8. 8. Considerations: (Wo)man Power You can’t lift all of the things you own. You need friends to come help you move, right? And you usually pay them beer and pizza for the effort. Moving infrastructures is kind of like that, except “money” typically substitutes for beer and pizza, and you want to find people who are reasonably smart, because you probably don’t own anything in your apartment that costs as much as a high performance RAID array. Thursday, August 2, 12 Figure out how many people you need, then add 20% to cover the stuff you didn’t think of. Have another 10% at home ready to come in if the need arises.
  9. 9. Considerations: How can we parallelize the work? If you have teams, having them all work independently but simultaneously is important, so try not to have one team waiting around on the result of another team. This is no different than removing bottlenecks from a computing infrastructure. Thursday, August 2, 12
  10. 10. Establishing a Plan Documentation shall set you free! Thursday, August 2, 12
  11. 11. Build a checklist Every good plan includes a checklist • What needs to be done • By whom? • Where? • In what order? Thursday, August 2, 12
  12. 12. Build a checklist Include all phases • • • • • • Thursday, August 2, 12 Off site prior On site prior On site during On site after Testing Signoff Off site things before moves are usually slow processes or long-term changes that rely on TTLs or human interaction outside of your organization.
  13. 13. Build a checklist Establish Dependencies If item 23 relies on item 24 being done, then it’s probably in the wrong place... Figuring out all of these dependencies is like untangling a knot. It’s slow, it’s difficult, and when you’re done, no one seems to be as appreciative of your hard work as you are. Thursday, August 2, 12
  14. 14. Build a checklist Build in checkpoints Checkpoints are a great place to stop all the teams at the same time and make sure that everyone’s on the same page. Thursday, August 2, 12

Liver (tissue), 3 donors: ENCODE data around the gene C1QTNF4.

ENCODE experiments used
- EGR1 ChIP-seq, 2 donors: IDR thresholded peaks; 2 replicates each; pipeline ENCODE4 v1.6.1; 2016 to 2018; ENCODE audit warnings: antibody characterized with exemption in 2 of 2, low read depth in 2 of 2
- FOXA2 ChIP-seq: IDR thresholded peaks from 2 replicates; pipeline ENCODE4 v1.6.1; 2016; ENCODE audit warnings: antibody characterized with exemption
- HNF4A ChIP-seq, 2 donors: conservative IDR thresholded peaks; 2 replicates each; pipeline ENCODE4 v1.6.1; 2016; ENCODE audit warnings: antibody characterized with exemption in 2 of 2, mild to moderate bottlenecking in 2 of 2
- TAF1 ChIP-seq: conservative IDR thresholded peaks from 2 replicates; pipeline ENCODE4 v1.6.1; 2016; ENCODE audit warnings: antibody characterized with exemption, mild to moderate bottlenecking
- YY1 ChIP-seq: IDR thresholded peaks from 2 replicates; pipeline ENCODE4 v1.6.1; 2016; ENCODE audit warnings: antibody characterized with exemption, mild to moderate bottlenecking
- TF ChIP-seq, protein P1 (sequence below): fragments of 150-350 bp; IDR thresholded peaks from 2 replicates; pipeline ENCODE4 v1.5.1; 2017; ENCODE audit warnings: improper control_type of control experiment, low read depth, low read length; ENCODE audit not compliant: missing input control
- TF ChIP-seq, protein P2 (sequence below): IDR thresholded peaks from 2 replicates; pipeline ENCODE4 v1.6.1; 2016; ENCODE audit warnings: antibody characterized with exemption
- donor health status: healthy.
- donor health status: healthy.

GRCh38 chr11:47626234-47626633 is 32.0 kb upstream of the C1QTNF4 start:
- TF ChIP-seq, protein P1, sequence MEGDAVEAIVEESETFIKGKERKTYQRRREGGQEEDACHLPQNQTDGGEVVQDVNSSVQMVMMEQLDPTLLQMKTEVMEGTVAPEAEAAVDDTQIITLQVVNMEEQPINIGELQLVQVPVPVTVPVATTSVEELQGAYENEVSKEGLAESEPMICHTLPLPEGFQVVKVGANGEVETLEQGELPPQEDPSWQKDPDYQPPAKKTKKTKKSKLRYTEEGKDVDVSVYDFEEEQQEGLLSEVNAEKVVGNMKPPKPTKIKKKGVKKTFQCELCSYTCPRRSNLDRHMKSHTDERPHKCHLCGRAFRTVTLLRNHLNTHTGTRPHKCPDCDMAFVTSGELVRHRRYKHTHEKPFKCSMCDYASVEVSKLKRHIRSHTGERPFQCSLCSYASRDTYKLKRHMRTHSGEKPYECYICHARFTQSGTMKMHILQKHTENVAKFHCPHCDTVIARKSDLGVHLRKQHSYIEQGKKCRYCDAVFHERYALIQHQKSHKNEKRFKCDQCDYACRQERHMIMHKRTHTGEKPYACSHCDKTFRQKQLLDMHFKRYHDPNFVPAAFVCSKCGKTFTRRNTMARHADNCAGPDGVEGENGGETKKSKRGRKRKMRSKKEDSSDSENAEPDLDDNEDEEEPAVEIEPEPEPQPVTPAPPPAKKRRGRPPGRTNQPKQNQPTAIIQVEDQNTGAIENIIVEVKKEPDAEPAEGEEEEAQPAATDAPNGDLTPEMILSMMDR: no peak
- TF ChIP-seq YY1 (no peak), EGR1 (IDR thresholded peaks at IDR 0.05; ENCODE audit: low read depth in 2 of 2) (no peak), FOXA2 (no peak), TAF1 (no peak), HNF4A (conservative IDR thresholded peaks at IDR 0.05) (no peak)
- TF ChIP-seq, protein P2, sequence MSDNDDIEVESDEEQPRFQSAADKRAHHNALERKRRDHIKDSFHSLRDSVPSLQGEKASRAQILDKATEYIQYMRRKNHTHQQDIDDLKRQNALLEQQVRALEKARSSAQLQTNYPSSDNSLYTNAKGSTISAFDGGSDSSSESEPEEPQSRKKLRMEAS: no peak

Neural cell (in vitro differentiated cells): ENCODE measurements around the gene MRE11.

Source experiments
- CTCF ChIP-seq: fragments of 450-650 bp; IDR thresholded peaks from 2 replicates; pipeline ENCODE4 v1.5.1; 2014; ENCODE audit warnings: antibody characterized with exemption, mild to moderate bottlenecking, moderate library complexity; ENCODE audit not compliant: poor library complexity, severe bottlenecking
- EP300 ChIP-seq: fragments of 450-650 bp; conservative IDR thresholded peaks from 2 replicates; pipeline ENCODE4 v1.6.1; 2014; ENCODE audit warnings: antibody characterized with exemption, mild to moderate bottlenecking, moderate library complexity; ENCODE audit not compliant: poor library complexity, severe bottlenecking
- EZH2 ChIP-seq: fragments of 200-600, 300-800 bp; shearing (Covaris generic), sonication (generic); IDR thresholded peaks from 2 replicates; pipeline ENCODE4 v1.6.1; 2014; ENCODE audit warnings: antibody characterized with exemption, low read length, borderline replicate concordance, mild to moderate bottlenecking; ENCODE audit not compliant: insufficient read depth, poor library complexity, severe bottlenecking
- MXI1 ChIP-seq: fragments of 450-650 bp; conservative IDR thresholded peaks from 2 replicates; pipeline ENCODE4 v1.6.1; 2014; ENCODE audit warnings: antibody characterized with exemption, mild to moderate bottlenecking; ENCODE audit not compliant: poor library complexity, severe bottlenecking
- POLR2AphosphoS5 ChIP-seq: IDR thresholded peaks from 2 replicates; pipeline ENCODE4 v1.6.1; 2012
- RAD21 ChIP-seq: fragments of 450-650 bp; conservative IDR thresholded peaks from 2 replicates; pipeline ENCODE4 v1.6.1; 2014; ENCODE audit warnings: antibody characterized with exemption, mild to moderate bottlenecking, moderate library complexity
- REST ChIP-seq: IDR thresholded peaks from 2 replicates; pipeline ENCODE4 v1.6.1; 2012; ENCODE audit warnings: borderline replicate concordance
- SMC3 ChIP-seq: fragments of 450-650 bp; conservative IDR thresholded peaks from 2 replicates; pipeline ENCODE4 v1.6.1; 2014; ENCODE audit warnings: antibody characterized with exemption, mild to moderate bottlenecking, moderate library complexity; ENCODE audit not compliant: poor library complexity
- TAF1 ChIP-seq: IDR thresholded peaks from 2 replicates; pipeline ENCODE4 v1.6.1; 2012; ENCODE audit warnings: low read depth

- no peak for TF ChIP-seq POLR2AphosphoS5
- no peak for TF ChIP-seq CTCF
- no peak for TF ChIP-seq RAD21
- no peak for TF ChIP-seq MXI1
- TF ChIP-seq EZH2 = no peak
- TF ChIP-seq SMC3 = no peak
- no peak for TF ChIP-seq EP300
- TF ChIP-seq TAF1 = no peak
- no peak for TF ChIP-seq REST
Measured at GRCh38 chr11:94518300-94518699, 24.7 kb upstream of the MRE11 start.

15. 15. Build a checklist Include communication up-stream Overcommunicate. Keep your boss informed. Keep your stakeholders informed. If you have the kind of work environment where your users care, keep them informed. Thursday, August 2, 12
  16. 16. Build a checklist Multiple Checklists • Per team? • Per location? • Per person? Thursday, August 2, 12 If you’ve got multiple teams, you are likely to need multiple checklists. Ditto if your locations are farther apart. If each person’s tasks are complicated, give each person an individual checklist, too.
  17. 17. Build a checklist Schedule Breaks Breaks are SO important. You can’t work for 8 hours without stopping to rest, physically or mentally. Put these into the schedule. Thursday, August 2, 12
  18. 18. Change Management Techniques Establish tests for complicated steps (or groups) Would you build a new ser ver then put it into production without testing it? Of course not. Build tests to see if your work so far is correct. It can be as simple as “ this point, LED 7, 8, and 9 should be green, at and LED 10 should be amber”. Thursday, August 2, 12